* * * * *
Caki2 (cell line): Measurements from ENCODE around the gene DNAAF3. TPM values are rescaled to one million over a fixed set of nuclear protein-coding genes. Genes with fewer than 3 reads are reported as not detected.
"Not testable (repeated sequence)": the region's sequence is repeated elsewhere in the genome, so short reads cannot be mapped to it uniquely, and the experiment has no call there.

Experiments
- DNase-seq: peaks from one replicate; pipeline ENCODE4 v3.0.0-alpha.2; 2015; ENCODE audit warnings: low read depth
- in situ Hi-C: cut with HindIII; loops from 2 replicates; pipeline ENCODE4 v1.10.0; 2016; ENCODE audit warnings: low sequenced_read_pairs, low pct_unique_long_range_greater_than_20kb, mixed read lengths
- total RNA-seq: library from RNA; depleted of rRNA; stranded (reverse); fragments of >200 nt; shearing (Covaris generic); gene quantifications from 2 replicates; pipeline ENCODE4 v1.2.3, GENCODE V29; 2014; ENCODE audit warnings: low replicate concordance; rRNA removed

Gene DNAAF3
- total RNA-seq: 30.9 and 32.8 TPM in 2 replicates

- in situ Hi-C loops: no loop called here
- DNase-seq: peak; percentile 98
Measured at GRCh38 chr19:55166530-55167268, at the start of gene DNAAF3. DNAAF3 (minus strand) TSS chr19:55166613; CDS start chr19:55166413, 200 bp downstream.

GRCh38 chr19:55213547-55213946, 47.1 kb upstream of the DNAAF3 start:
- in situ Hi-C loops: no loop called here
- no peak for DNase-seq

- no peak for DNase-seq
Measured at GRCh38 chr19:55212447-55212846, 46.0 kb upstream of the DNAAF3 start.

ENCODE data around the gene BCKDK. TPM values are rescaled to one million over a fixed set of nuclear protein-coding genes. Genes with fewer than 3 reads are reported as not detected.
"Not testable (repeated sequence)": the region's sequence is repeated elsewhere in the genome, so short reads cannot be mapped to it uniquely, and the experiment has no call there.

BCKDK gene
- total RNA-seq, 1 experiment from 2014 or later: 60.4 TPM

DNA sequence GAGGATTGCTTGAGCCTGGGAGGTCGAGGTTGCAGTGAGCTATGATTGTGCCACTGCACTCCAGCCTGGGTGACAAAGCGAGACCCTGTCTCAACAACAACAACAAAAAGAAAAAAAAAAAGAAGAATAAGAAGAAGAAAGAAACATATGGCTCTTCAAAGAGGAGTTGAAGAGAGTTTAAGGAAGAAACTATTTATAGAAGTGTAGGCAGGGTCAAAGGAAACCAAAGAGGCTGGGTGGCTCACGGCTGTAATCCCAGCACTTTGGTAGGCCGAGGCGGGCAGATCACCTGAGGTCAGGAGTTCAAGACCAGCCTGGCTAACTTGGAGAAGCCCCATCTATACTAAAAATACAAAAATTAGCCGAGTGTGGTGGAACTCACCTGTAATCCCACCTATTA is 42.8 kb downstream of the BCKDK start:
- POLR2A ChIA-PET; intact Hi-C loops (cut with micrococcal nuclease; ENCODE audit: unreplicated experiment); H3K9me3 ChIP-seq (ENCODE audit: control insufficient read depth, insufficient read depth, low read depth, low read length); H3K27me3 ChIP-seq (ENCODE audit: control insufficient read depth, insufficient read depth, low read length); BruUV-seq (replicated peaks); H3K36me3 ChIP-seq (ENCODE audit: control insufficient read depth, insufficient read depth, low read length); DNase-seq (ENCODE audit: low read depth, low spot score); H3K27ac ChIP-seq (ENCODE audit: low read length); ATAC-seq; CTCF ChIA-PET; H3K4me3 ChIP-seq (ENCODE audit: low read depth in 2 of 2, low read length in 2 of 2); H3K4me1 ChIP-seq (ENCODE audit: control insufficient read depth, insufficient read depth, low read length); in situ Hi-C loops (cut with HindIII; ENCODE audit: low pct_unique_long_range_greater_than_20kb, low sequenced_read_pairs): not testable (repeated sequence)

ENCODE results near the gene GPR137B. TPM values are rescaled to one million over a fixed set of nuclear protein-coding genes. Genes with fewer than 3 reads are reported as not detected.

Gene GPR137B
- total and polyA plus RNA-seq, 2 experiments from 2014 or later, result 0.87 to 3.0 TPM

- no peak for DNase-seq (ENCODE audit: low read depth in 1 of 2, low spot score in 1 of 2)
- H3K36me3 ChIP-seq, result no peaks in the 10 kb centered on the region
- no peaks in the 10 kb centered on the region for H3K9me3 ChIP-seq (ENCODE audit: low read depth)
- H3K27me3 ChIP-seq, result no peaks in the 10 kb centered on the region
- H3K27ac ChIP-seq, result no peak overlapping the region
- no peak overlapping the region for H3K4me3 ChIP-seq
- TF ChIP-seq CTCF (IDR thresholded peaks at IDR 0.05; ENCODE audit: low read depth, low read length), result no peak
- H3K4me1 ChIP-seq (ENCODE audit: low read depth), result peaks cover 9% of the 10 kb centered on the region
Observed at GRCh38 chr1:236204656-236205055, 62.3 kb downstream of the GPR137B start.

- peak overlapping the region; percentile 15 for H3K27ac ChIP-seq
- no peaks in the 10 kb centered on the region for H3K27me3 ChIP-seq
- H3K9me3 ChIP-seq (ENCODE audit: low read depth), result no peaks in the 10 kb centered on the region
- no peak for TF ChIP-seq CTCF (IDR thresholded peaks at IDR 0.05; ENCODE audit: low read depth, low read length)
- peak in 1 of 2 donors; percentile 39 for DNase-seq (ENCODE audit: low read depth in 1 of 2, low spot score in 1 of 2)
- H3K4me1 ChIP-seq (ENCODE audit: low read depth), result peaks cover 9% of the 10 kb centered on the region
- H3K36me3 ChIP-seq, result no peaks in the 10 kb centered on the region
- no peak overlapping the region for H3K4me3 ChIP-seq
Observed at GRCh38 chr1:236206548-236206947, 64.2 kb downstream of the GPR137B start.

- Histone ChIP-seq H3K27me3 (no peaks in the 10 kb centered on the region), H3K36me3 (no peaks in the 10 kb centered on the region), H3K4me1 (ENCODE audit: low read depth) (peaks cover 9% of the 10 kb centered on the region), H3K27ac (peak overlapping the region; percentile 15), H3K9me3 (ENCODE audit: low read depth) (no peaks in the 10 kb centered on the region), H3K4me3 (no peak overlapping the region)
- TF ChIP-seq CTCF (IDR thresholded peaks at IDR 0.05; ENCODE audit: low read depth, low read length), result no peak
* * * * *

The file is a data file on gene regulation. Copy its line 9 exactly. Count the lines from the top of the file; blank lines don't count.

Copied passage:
- in situ Hi-C loops: no loop called here